I’m writing this from a cabin in Colorado. It is 3am and I’m surrounded by fourteen sleeping women. We are all here to serve on work crew for a women’s retreat this coming weekend, and I’m their leader. This is my eighth time in this role, and it is an experience I deeply cherish.
Yesterday, the fifteen of us converged at a parking lot outside of Denver to make introductions and begin our journey to the ranch. When I arrived, my attention was drawn away from the group of women standing there to a herd of elk grazing on the nearby grass. That was my first “OMG” moment of the day. In twelve trips to Colorado for this retreat, I have never seen one elk, let alone a herd grazing contentedly mere steps away from me.
I’ve grown accustomed to the way that God romances my heart through sightings of deer when I am in Colorado. In fact, I first assumed they were deer when I saw their tawny figures moving about on the snowy hill. But no, this was something new and something so surprising it took my breath away.
As I’ve prayed for this retreat, I’ve pondered how God can and will take an event and a message that I have grown familiar with and make it fresh. Last week, as I was reading Frederick Buechner, I ran across this idea: You enter the extraordinary by way of the ordinary. Something you have seen a thousand times you suddenly see as if for the first time like the looking glass over the mantle. My experience, standing in that parking lot staring at “deer,” which suddenly transformed into these magical, mysterious creatures called “elk,” felt like a manifestation of those words and a metaphor for the weekend to come.
My second “OMG” of the day wasn’t quite as magical. Our team soon departed the parking lot to caravan to the ranch. I was riding with two long-time friends that I rarely see because we live miles and miles apart. These retreats are an annual reunion of our hearts, and we have journeyed together through some hard, holy terrain. So, naturally we fell into a deep conversation.
We wound our way through our stories as we wound through the rugged Rocky Mountains.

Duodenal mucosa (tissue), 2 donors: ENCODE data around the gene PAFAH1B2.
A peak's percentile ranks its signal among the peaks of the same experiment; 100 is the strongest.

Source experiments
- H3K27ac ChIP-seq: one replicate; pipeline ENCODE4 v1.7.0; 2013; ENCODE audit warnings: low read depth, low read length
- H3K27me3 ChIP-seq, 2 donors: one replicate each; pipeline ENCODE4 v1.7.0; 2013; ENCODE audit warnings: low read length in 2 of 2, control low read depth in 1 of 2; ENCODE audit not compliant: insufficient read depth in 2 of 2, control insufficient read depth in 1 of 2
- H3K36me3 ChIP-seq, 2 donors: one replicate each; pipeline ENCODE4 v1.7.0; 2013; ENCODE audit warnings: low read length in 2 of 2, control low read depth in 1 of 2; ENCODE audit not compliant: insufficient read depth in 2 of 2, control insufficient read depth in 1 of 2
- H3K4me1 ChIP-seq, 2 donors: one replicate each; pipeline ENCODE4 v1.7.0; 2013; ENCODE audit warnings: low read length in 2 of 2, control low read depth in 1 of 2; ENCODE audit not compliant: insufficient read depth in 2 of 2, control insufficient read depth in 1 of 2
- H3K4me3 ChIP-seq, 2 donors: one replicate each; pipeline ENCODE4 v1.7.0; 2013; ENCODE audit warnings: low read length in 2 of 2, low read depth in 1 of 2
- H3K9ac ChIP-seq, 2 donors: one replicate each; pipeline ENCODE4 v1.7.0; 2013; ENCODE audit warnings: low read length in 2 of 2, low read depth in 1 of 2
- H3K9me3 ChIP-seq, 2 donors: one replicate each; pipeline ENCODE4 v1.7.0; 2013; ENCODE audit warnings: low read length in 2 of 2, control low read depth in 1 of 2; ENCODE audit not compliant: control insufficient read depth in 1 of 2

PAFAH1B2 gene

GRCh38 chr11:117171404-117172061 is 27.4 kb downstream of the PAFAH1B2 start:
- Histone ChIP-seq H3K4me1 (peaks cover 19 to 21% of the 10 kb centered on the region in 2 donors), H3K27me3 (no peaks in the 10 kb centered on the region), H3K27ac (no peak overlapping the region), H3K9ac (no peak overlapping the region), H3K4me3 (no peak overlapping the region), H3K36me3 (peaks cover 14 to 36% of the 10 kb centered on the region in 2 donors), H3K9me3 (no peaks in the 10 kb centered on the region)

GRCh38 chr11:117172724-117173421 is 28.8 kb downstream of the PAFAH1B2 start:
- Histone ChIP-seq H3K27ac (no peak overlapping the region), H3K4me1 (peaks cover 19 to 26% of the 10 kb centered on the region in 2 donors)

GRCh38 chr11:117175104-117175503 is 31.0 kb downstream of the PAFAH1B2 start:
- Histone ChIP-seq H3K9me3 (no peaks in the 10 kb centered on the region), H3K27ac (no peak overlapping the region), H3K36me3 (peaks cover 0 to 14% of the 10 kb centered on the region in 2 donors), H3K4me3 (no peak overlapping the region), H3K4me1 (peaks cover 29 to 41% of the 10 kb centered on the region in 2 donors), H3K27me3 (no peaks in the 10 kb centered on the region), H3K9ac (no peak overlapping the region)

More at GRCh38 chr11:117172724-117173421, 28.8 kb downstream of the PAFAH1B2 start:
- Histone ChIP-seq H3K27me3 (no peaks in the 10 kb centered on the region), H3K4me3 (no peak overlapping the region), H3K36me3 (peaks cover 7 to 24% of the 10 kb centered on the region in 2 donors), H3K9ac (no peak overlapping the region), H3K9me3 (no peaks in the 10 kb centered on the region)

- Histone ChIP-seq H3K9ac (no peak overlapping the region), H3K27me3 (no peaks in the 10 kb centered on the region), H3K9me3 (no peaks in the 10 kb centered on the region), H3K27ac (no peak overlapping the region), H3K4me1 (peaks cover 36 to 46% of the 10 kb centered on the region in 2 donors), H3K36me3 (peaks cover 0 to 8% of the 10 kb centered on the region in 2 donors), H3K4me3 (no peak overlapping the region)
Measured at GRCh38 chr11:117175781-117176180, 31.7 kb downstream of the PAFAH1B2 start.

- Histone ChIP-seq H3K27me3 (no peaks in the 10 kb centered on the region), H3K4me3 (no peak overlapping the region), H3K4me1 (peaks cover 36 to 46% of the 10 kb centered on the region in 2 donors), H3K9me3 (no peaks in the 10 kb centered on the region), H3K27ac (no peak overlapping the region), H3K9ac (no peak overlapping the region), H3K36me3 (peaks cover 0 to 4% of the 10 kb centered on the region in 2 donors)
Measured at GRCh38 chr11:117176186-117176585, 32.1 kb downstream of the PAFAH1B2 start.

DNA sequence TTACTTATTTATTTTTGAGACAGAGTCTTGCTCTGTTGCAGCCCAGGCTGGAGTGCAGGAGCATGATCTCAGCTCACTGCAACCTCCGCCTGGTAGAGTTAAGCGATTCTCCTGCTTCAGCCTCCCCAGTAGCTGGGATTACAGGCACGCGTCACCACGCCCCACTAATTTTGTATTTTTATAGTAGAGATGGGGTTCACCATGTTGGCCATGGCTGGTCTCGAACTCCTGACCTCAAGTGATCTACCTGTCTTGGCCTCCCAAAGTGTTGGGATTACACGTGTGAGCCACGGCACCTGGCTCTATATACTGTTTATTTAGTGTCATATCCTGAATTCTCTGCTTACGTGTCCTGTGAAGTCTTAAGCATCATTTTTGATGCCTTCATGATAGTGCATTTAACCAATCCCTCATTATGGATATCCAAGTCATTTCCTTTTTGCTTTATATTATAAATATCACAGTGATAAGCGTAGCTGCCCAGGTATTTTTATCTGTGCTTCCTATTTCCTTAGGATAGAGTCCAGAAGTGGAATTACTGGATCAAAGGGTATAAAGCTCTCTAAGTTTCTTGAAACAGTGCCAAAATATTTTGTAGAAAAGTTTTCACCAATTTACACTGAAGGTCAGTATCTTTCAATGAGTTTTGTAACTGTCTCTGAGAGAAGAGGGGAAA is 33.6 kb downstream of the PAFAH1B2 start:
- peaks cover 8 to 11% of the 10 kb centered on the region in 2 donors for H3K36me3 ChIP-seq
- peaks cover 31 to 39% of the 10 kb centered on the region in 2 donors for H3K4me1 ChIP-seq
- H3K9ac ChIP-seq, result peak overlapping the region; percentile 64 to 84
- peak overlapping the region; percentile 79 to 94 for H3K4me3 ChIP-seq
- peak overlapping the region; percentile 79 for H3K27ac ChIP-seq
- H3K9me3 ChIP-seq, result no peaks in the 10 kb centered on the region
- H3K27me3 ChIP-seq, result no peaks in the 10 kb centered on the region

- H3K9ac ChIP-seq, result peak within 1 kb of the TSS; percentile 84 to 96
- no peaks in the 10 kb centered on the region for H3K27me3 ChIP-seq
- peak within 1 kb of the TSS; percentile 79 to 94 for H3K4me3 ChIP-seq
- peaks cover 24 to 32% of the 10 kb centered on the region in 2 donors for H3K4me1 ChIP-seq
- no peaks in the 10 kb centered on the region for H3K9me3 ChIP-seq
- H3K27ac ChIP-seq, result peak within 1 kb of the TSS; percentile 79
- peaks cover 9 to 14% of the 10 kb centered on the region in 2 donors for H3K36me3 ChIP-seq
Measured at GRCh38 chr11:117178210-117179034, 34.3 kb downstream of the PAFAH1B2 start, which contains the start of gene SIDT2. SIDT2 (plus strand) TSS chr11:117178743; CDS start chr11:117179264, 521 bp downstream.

From time to time, we would pause to gasp at the staggering beauty of the snow-capped peaks before us. Then, suddenly, the driver exclaimed, “This doesn’t look right. I think we have missed our exit!” I searched the map on my phone, and sure enough we had…26 miles ago!
Now, to understand why this was a big deal to me, I suppose I should confess that I highly value punctuality and if there’s a plan, I really, really want to stick to it. Add to that the fact that I’m leading this group of ladies (most of whom do not know me), and I was struck with an overwhelming sense of panic. We backtracked our way through hairpin mountain turns (a fear of mine) in the settling darkness, and my tears began to fall fast and thick.
My dear friends, who know me well, honored the space I needed in that moment to allow me to quietly sift through my emotions and examine my thoughts. As we drove, I recognized my fear of failing as a leader and prayed for Jesus to catch my heart. When we arrived at the cabin, we walked in to find the ladies in their PJs, talking and laughing. They cheered for us, the wandering travelers, as we arrived.
The third “OMG” happened soon thereafter, as we shed our suitcases and joined the others on a cluster of couches. We went around our circle and took turns introducing ourselves, and it became a sacred time of storytelling. As I listened to each woman share, I was awestruck by her beauty, vulnerability, and courage.
It’s not easy to make such a journey, to gather with a group of strangers, and to choose to be fully present and fully real. Yet, these women were choosing to do just that. It was an honor to receive their trust but also an invitation to meet them with beauty, vulnerability, and courage myself.
Now, in the quiet of a sleepless Colorado night, I reflect. I see how God met me today in surprising beauty, in stress and disappointment, and in story and relationship. I am so grateful for His presence and his kindness. As my eyes grow heavy, my heart whispers a prayer of praise: “I give thanks to you, O Lord my God, with my whole heart, and I will glorify your name forever” (Psalm 86:12).
Susan Tucker spends her days mothering her two teenage sons, teaching middle school English, and savoring rare moments of quiet and solitude. She lives in Knoxville, Tennessee, with her sons and her husband of 23 years. Susan finds life in a beautiful story, an authentic conversation, worship music, and ultimately, in Jesus, the giver of all good gifts.